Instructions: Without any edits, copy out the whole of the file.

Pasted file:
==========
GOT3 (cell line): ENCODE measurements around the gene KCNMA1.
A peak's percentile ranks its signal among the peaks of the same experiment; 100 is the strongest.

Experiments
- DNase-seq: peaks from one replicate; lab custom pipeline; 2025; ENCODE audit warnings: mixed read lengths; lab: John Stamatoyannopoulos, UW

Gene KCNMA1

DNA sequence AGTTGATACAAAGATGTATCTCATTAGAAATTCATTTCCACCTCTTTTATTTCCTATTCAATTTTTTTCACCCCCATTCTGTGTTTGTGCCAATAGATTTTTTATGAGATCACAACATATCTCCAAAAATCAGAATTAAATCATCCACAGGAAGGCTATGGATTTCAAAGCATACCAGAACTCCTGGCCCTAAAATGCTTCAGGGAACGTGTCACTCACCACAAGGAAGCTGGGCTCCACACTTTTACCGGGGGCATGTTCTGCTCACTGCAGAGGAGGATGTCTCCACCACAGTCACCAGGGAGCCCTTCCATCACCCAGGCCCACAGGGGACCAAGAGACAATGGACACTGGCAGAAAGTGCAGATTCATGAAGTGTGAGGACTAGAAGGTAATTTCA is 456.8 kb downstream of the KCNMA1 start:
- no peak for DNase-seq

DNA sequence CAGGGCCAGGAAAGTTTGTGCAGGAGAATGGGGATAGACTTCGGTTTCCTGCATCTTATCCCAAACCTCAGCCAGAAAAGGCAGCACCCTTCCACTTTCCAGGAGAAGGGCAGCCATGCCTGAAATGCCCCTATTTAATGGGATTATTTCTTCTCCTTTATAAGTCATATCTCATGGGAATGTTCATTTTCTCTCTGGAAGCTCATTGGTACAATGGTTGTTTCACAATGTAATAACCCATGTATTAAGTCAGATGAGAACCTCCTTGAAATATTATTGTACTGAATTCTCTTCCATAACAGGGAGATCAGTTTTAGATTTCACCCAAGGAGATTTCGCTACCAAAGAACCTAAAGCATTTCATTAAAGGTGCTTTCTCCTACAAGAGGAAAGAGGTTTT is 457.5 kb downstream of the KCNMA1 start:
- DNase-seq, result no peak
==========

GOT3 (cell line): ENCODE measurements around the gene KCNMA1.
A peak's percentile ranks its signal among the peaks of the same experiment; 100 is the strongest.

Experiments
- DNase-seq: peaks from one replicate; lab custom pipeline; 2025; ENCODE audit warnings: mixed read lengths; lab: John Stamatoyannopoulos, UW

Gene KCNMA1

DNA sequence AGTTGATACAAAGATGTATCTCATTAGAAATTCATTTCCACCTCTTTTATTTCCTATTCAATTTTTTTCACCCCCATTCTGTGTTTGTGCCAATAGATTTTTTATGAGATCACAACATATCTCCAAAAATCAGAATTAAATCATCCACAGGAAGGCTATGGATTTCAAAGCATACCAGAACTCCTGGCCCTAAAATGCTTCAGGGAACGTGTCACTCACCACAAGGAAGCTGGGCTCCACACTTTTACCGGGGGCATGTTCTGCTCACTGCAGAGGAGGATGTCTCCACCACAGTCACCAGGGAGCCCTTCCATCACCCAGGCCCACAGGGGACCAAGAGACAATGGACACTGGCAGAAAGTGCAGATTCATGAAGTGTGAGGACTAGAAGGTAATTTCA is 456.8 kb downstream of the KCNMA1 start:
- no peak for DNase-seq

DNA sequence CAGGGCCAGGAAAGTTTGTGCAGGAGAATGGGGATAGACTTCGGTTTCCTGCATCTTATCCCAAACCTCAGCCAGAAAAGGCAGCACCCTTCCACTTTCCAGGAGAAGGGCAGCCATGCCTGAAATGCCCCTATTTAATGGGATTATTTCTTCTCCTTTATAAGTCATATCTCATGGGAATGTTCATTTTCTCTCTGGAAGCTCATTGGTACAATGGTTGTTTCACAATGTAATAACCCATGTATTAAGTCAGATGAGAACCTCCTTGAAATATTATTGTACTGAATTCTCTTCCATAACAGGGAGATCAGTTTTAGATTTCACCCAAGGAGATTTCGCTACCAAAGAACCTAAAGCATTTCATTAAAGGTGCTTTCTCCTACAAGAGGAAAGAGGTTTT is 457.5 kb downstream of the KCNMA1 start:
- DNase-seq, result no peak